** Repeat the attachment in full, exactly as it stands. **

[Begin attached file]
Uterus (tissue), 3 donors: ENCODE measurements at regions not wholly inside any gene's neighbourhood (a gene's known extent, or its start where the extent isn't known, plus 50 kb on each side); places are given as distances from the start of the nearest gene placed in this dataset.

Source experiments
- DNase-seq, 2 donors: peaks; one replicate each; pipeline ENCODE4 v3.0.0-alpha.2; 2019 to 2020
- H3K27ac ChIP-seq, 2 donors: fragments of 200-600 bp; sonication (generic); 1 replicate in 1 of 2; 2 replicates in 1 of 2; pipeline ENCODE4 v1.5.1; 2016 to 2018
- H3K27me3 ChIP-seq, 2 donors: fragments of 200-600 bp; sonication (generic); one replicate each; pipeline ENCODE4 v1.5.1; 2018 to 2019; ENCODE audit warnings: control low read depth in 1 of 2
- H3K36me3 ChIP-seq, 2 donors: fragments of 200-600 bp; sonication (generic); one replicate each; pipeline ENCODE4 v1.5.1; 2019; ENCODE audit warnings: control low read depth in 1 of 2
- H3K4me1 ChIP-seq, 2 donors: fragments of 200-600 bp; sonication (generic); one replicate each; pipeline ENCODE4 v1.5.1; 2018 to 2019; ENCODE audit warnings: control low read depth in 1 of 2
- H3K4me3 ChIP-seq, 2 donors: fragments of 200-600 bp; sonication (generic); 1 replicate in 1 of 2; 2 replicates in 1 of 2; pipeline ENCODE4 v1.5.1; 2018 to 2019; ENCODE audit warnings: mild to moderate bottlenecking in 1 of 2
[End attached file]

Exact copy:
Uterus (tissue), 3 donors: ENCODE measurements at regions not wholly inside any gene's neighbourhood (a gene's known extent, or its start where the extent isn't known, plus 50 kb on each side); places are given as distances from the start of the nearest gene placed in this dataset.

Source experiments
- DNase-seq, 2 donors: peaks; one replicate each; pipeline ENCODE4 v3.0.0-alpha.2; 2019 to 2020
- H3K27ac ChIP-seq, 2 donors: fragments of 200-600 bp; sonication (generic); 1 replicate in 1 of 2; 2 replicates in 1 of 2; pipeline ENCODE4 v1.5.1; 2016 to 2018
- H3K27me3 ChIP-seq, 2 donors: fragments of 200-600 bp; sonication (generic); one replicate each; pipeline ENCODE4 v1.5.1; 2018 to 2019; ENCODE audit warnings: control low read depth in 1 of 2
- H3K36me3 ChIP-seq, 2 donors: fragments of 200-600 bp; sonication (generic); one replicate each; pipeline ENCODE4 v1.5.1; 2019; ENCODE audit warnings: control low read depth in 1 of 2
- H3K4me1 ChIP-seq, 2 donors: fragments of 200-600 bp; sonication (generic); one replicate each; pipeline ENCODE4 v1.5.1; 2018 to 2019; ENCODE audit warnings: control low read depth in 1 of 2
- H3K4me3 ChIP-seq, 2 donors: fragments of 200-600 bp; sonication (generic); 1 replicate in 1 of 2; 2 replicates in 1 of 2; pipeline ENCODE4 v1.5.1; 2018 to 2019; ENCODE audit warnings: mild to moderate bottlenecking in 1 of 2